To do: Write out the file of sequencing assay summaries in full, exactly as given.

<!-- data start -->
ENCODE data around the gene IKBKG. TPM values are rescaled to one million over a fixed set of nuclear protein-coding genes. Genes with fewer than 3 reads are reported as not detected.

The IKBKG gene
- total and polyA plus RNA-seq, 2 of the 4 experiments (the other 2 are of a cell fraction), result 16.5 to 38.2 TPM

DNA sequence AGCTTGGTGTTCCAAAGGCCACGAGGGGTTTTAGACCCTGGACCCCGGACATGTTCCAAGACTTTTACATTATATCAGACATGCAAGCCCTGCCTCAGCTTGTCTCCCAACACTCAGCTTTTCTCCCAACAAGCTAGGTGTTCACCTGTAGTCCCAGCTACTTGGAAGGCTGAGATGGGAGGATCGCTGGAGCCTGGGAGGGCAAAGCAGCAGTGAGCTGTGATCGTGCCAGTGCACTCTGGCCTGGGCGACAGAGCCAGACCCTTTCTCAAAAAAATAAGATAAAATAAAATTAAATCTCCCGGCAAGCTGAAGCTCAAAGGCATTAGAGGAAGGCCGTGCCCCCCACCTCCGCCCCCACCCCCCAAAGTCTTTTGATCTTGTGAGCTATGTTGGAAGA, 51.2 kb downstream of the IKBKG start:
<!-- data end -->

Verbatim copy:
ENCODE data around the gene IKBKG. TPM values are rescaled to one million over a fixed set of nuclear protein-coding genes. Genes with fewer than 3 reads are reported as not detected.

The IKBKG gene
- total and polyA plus RNA-seq, 2 of the 4 experiments (the other 2 are of a cell fraction), result 16.5 to 38.2 TPM

DNA sequence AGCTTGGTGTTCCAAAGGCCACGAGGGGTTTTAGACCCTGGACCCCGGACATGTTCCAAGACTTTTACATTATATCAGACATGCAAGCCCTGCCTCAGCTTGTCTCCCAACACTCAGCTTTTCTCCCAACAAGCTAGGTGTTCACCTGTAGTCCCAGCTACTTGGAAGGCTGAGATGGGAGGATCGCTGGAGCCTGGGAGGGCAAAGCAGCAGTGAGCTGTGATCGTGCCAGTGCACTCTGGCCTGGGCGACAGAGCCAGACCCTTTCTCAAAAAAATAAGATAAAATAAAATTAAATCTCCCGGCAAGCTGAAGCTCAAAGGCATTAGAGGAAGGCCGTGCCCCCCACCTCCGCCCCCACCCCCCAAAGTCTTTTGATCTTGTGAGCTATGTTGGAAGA, 51.2 kb downstream of the IKBKG start: